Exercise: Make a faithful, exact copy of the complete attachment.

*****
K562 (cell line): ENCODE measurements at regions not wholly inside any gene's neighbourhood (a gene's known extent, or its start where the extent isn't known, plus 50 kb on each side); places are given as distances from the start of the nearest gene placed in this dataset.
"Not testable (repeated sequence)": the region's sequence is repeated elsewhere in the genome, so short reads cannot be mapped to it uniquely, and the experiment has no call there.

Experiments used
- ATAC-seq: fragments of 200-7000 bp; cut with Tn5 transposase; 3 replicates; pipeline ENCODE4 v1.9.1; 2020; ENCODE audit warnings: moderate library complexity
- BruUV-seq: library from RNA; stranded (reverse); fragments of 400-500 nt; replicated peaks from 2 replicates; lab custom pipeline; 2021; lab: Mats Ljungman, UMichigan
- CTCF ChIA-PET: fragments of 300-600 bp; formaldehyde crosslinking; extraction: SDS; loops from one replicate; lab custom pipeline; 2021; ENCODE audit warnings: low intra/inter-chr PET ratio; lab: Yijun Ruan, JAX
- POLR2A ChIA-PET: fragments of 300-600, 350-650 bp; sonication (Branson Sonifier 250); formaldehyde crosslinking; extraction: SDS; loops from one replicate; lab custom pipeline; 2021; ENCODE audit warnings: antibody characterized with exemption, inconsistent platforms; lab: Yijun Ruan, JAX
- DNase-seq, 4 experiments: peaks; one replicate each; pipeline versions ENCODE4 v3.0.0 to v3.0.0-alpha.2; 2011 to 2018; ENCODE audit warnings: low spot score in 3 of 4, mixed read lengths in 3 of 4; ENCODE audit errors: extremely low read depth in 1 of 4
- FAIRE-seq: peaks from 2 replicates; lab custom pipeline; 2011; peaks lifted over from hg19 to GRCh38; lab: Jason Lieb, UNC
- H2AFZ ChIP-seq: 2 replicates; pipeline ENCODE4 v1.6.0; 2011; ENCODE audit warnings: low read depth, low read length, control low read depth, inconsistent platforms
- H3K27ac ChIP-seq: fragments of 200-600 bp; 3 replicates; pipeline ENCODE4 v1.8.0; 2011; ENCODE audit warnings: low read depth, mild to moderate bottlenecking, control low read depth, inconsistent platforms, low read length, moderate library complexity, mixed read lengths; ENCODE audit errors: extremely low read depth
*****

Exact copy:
K562 (cell line): ENCODE measurements at regions not wholly inside any gene's neighbourhood (a gene's known extent, or its start where the extent isn't known, plus 50 kb on each side); places are given as distances from the start of the nearest gene placed in this dataset.
"Not testable (repeated sequence)": the region's sequence is repeated elsewhere in the genome, so short reads cannot be mapped to it uniquely, and the experiment has no call there.

Experiments used
- ATAC-seq: fragments of 200-7000 bp; cut with Tn5 transposase; 3 replicates; pipeline ENCODE4 v1.9.1; 2020; ENCODE audit warnings: moderate library complexity
- BruUV-seq: library from RNA; stranded (reverse); fragments of 400-500 nt; replicated peaks from 2 replicates; lab custom pipeline; 2021; lab: Mats Ljungman, UMichigan
- CTCF ChIA-PET: fragments of 300-600 bp; formaldehyde crosslinking; extraction: SDS; loops from one replicate; lab custom pipeline; 2021; ENCODE audit warnings: low intra/inter-chr PET ratio; lab: Yijun Ruan, JAX
- POLR2A ChIA-PET: fragments of 300-600, 350-650 bp; sonication (Branson Sonifier 250); formaldehyde crosslinking; extraction: SDS; loops from one replicate; lab custom pipeline; 2021; ENCODE audit warnings: antibody characterized with exemption, inconsistent platforms; lab: Yijun Ruan, JAX
- DNase-seq, 4 experiments: peaks; one replicate each; pipeline versions ENCODE4 v3.0.0 to v3.0.0-alpha.2; 2011 to 2018; ENCODE audit warnings: low spot score in 3 of 4, mixed read lengths in 3 of 4; ENCODE audit errors: extremely low read depth in 1 of 4
- FAIRE-seq: peaks from 2 replicates; lab custom pipeline; 2011; peaks lifted over from hg19 to GRCh38; lab: Jason Lieb, UNC
- H2AFZ ChIP-seq: 2 replicates; pipeline ENCODE4 v1.6.0; 2011; ENCODE audit warnings: low read depth, low read length, control low read depth, inconsistent platforms
- H3K27ac ChIP-seq: fragments of 200-600 bp; 3 replicates; pipeline ENCODE4 v1.8.0; 2011; ENCODE audit warnings: low read depth, mild to moderate bottlenecking, control low read depth, inconsistent platforms, low read length, moderate library complexity, mixed read lengths; ENCODE audit errors: extremely low read depth